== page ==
MINNEAPOLIS (AP) — Minnesota Democratic leaders are meeting over Zoom on Thursday evening to discuss the chaos that broke out during a weekend convention to endorse a candidate for a Minneapolis City Council race.
Ken Martin, chair of the state Democratic Party organization, has said he will use the meeting to propose a bylaw change “to ban individuals engaged in violent assaults” from the party and “take immediate action to remove” those involved in Saturday’s disruption.
Video circulating on social media shows that the disturbance began after supporters of incumbent Aisha Chughtai took the stage to seek delegates’ backing for the Ward 10 City Council seat. That sparked an uproar among backers of her challenger, Nasri Warsame. Some jumped on stage, shouting, banging on tables and waving signs. At least two people were injured, and the convention broke up with no endorsement.
Martin has said on Twitter that it was “clear that the conflict was instigated” by Warsame supporters.
Both candidates are Democrats in an overwhelmingly Democratic city when campaigns for party backing are often heated. Warsame, a political newcomer, is a Somali immigrant.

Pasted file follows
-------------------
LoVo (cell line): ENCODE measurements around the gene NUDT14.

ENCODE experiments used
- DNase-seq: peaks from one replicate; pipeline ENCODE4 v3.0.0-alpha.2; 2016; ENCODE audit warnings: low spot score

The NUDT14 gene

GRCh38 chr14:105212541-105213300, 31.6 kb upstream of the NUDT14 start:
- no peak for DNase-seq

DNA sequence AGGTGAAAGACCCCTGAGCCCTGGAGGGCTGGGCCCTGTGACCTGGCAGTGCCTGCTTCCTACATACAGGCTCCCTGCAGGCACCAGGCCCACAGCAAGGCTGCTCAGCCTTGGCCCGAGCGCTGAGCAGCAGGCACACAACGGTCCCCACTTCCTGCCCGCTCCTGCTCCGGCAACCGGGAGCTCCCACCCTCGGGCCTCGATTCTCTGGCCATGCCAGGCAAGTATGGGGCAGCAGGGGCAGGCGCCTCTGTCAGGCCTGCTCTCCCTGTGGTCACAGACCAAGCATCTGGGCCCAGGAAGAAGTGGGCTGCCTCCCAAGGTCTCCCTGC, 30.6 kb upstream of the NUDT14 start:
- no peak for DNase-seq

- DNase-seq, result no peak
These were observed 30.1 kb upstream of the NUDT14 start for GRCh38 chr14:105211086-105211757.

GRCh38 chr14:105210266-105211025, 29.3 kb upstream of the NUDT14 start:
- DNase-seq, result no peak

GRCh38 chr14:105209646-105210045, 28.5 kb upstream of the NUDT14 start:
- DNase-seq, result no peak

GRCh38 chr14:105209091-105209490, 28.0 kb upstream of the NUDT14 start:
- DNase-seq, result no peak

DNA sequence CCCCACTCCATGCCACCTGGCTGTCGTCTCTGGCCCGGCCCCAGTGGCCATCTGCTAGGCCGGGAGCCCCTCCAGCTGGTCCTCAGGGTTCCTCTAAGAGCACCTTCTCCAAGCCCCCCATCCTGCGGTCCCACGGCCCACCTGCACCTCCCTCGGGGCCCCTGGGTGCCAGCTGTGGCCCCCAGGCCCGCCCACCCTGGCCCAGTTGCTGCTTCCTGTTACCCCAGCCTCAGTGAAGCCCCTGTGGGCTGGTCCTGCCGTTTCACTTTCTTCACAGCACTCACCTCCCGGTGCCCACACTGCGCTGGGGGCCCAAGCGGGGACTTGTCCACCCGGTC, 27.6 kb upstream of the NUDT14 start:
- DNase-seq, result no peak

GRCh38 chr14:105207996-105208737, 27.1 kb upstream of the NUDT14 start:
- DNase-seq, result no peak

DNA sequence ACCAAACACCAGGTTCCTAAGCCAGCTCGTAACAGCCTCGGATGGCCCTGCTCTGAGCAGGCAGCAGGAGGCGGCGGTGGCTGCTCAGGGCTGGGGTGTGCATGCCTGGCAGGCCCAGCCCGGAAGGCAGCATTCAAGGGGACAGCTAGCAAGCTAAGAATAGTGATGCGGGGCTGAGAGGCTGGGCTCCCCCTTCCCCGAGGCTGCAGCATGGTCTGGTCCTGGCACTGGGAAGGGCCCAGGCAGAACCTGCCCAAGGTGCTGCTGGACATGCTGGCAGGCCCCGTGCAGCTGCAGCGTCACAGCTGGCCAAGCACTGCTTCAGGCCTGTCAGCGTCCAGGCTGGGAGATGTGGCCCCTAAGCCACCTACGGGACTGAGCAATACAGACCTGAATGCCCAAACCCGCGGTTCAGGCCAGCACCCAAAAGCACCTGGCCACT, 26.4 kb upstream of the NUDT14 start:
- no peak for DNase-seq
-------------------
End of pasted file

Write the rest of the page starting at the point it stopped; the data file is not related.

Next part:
Chughtai is a longtime activist who managed U.S. Rep. Ilhan Omar’s 2018 campaign. She is the daughter of Pakistani immigrants and has support from some prominent Somali American politicians, including Omar and state Sen. Zaynab Mohamed, and other Muslims, including Minnesota Attorney General Keith Ellison.
Chughtai has endorsements from a long list of progressive and labor groups, including the Democratic Socialists of America. Warsame has campaigned on a law-and-order message.
He said at a news conference Wednesday: “I do not condone violence. I do not condone intimidation or harassment of any sort.”
Warsame’s campaign manager, Abshir Omar, said Warsame’s supporters were victims — not perpetrators. Omar said Warsame’s supporters — who are primarily Black, Muslim and immigrants — have been the target of racism.
Chughtai released a statement saying the video does not match the Warsame campaign’s version of events.
“Campaigns that are winning and have the support of the people don’t violently disrupt the process,” she said. “As a campaign and as a movement, we’re on the path to a safer, more just Minneapolis and we look forward to continuing to share that vision with the people of Ward 10.”
The Associated Press